It is important to write down your deadlines on a calendar that you can see on a daily basis. Review your calendar each day to ensure that you do not miss any of them.
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If you have a deadline, research your options ahead of time before finalizing that deadline. It may take you longer to complete a project than initially anticipated.
Procrastination is often due to the lack of motivation to complete the project.
Offer yourself a reward for working on the project consistently or for when you finish the project.
Set deadlines that are realistic so that you do not feel pressured to rush. Rushing is not a good way to accomplish any task successfully.
... can leave you stressed out beyond your max.
Create achievable deadlines. If you've got too many deadlines, either choose a different deadline for some tasks or see if you can delegate them.
If your deadline is set too far in the future, you might not really find the motivation to work consistently on meeting that deadline.
Instead, break that deadline down into smaller tasks.
Take your project and break it into smaller steps. Mark each deadline until the final project is done.
Tacking projects in bite-size bits is much more attainable and keeps your momentum going.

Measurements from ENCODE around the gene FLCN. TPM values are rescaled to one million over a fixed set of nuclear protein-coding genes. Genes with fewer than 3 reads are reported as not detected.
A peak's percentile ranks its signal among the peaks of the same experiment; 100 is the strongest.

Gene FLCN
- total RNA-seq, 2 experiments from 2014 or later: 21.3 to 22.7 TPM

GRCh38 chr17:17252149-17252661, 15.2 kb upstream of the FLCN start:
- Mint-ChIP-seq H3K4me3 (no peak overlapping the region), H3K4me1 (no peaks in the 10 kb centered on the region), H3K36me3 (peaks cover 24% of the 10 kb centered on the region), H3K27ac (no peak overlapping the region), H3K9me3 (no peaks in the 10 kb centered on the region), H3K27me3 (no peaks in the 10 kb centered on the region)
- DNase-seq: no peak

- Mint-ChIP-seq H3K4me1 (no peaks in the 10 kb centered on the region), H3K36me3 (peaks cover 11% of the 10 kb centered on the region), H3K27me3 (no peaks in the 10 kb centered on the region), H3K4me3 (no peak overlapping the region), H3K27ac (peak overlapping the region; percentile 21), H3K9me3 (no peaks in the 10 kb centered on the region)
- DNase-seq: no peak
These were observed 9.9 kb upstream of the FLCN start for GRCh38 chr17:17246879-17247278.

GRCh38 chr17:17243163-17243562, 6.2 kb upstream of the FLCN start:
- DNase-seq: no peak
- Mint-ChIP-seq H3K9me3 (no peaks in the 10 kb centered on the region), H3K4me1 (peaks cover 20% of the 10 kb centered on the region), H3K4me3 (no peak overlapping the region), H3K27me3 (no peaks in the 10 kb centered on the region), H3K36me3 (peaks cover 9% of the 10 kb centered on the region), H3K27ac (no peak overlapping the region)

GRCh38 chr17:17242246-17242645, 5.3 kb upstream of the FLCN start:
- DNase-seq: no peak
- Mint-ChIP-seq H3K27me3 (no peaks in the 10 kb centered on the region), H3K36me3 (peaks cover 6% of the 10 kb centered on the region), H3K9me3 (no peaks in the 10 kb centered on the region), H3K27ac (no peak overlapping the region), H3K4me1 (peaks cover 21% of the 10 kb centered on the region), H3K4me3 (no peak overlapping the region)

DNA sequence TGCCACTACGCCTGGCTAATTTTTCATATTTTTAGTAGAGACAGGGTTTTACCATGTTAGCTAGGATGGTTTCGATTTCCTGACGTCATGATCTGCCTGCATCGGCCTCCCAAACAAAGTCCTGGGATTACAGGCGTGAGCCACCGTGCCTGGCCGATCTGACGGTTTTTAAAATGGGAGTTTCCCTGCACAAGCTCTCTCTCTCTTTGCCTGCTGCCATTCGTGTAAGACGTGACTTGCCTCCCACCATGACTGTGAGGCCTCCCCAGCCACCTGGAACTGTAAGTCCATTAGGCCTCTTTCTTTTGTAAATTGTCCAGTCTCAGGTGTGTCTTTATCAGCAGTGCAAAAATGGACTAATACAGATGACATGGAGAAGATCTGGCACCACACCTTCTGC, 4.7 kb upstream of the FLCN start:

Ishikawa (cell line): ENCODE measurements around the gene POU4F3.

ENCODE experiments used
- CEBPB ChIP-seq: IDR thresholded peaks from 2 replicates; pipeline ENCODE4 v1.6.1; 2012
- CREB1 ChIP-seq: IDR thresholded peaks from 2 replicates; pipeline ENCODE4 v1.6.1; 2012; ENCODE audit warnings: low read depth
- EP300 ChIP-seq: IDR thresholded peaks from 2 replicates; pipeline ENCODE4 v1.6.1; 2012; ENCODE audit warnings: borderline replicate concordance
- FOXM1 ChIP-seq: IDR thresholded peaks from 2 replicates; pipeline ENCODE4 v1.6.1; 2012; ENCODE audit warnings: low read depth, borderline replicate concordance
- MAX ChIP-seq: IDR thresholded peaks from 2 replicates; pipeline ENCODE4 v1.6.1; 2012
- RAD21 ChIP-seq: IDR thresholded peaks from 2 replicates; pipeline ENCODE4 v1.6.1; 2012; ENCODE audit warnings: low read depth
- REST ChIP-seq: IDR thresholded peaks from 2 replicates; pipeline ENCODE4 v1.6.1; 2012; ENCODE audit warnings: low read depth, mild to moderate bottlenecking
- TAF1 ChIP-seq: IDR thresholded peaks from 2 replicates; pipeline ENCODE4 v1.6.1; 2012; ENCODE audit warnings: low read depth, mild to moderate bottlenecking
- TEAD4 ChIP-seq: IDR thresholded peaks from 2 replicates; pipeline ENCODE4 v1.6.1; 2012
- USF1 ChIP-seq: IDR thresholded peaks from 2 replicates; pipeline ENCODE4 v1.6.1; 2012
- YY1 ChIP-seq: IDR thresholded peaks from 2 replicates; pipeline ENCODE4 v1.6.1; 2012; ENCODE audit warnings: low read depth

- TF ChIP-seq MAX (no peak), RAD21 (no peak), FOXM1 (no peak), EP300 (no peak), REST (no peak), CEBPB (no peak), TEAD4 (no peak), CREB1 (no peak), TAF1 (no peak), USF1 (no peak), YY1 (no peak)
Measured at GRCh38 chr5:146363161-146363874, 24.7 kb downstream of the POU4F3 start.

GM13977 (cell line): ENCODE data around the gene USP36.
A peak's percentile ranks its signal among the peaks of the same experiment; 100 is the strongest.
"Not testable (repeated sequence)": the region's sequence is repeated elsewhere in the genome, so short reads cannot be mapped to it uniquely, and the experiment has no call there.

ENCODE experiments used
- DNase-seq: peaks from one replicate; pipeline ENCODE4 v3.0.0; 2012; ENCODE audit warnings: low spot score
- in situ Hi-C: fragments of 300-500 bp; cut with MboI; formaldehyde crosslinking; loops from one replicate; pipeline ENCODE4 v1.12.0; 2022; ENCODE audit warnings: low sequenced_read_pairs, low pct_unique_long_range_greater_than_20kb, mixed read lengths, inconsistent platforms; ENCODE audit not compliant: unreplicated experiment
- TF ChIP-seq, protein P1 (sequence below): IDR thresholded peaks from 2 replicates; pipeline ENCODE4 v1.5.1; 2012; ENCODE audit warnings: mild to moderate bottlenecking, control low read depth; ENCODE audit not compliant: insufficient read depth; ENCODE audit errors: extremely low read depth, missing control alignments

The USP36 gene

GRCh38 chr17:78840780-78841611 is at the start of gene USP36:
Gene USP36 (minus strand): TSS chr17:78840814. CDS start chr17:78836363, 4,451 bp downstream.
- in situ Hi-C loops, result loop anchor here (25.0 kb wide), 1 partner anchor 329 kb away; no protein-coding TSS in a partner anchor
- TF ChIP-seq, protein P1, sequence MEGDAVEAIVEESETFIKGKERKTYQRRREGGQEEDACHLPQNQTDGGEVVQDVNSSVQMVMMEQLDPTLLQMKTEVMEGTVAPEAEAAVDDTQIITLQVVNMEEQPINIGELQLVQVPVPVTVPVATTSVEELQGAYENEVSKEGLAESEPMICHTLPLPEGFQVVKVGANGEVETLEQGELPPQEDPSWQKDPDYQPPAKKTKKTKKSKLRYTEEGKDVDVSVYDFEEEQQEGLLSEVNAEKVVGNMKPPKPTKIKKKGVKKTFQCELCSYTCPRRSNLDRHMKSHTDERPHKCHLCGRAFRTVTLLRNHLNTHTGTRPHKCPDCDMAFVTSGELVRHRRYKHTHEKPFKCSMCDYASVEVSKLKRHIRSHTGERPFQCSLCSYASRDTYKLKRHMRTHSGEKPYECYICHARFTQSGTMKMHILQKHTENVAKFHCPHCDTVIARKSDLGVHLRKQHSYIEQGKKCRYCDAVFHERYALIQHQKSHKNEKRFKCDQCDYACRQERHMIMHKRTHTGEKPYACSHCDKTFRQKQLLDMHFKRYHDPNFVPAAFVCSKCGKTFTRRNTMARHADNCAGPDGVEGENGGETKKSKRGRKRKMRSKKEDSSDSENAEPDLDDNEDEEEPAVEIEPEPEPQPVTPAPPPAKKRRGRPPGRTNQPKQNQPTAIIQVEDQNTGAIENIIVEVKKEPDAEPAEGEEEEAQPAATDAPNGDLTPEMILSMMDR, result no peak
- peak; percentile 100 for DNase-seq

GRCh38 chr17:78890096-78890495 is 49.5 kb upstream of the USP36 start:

Sometimes we set an unmanageable deadline on something that really just needs time and some consistency. For example, trying to lose 20 pounds in a month might not be feasible.
Take a few days to consider what you want to accomplish within your deadline.
You may forget something important if you just rush into setting that deadline.
If you set the same deadlines that worked for others, you could be setting yourself up for failure.
Be confident that you can set your own deadlines that will work for you.
People used to speak of being left or right-brain dominant (where the left brain is more logical and algorithmic, and the right brain more artistic and intuitive).
However, both hemispheres of your brain are involved in all of the complex work you do. The most effective thinkers are the ones who learn to rely on both their intuitive judgments as well as their reasoning.
Research shows that we retain approximately 90% of what we learn when we explain it to someone else or use the new information immediately.
Sharing with others what you've learned is one of the most effective ways to learn, and it also tests your knowledge, by assessing your capacity to transfer it to another. This process is called the “retrieval practice”.